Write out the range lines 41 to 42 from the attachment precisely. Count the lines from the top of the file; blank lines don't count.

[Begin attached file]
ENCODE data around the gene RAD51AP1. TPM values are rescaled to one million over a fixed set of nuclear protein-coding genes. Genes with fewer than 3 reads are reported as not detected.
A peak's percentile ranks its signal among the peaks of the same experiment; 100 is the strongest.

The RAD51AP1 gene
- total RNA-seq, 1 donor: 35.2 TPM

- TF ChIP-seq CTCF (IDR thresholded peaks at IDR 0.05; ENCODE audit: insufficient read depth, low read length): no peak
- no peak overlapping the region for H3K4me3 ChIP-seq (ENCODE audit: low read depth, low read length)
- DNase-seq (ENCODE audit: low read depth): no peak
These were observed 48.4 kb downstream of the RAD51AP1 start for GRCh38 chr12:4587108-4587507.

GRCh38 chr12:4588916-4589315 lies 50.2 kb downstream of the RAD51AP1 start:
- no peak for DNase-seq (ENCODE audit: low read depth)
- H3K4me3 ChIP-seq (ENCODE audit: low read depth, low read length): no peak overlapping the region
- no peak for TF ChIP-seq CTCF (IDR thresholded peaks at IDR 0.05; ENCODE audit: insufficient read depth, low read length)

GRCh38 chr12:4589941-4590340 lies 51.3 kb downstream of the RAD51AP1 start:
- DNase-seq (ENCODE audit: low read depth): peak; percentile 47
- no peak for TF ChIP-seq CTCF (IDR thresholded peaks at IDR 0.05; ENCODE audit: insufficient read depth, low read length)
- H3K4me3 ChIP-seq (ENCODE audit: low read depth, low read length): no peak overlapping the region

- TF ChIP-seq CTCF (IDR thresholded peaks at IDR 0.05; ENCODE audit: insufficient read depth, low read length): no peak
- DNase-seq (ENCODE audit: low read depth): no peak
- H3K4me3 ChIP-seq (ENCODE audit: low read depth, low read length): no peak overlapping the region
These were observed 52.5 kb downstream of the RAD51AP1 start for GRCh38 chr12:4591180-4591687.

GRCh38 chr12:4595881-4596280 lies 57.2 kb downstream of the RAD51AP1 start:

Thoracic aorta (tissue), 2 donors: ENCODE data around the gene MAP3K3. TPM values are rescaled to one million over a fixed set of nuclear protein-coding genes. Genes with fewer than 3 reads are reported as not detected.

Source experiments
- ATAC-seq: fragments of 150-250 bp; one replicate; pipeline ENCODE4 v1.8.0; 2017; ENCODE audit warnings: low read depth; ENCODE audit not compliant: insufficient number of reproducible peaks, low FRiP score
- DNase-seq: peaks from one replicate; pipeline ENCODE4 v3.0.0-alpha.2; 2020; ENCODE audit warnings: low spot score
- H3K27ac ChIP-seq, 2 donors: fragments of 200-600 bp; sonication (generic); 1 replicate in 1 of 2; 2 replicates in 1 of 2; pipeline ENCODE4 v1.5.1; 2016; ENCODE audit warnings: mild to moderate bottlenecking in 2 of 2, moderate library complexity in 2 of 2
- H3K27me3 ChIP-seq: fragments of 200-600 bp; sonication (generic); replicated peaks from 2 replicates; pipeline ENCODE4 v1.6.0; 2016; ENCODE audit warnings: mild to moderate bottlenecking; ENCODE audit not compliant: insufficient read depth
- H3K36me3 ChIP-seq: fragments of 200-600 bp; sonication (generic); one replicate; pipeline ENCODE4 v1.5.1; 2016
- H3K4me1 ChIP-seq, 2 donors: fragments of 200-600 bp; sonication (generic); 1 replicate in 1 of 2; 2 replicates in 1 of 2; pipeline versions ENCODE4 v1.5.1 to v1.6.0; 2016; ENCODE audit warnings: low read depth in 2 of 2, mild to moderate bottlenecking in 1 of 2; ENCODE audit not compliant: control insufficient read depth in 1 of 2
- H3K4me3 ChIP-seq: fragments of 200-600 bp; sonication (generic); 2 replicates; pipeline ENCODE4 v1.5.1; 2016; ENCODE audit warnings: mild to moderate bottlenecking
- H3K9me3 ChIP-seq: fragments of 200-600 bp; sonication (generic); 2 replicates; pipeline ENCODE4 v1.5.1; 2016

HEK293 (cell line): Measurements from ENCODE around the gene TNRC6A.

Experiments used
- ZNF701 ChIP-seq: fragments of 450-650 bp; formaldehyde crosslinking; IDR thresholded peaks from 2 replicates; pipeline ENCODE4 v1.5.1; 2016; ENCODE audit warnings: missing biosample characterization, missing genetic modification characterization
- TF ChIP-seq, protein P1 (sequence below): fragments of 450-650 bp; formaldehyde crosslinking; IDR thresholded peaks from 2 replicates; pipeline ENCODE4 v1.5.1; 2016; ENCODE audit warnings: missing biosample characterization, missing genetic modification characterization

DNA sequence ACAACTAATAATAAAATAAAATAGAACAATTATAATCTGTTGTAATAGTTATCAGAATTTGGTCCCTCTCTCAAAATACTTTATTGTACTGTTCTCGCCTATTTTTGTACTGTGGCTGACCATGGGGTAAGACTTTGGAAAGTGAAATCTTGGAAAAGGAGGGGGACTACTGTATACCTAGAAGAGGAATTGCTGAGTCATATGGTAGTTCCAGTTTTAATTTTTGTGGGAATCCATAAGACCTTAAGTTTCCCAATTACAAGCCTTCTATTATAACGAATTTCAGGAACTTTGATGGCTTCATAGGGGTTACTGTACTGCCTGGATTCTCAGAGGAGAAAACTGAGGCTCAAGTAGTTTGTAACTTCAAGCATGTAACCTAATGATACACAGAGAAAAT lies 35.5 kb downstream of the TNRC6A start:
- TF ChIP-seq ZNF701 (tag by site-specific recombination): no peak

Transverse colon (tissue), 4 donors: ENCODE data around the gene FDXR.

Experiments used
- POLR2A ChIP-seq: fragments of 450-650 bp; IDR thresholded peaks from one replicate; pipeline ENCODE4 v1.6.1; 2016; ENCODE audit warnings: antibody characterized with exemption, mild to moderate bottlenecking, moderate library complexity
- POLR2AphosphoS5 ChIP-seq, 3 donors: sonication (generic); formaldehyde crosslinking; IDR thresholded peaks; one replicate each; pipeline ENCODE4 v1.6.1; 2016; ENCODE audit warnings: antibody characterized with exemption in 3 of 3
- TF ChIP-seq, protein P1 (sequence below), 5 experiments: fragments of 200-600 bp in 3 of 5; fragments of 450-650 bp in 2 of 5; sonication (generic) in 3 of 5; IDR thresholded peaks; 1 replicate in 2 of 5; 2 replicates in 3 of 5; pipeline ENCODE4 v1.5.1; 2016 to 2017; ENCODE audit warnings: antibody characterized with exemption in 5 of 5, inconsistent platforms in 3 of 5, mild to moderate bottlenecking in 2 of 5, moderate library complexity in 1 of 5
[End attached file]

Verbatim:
- POLR2AphosphoS5 ChIP-seq, 3 donors: sonication (generic); formaldehyde crosslinking; IDR thresholded peaks; one replicate each; pipeline ENCODE4 v1.6.1; 2016; ENCODE audit warnings: antibody characterized with exemption in 3 of 3
- TF ChIP-seq, protein P1 (sequence below), 5 experiments: fragments of 200-600 bp in 3 of 5; fragments of 450-650 bp in 2 of 5; sonication (generic) in 3 of 5; IDR thresholded peaks; 1 replicate in 2 of 5; 2 replicates in 3 of 5; pipeline ENCODE4 v1.5.1; 2016 to 2017; ENCODE audit warnings: antibody characterized with exemption in 5 of 5, inconsistent platforms in 3 of 5, mild to moderate bottlenecking in 2 of 5, moderate library complexity in 1 of 5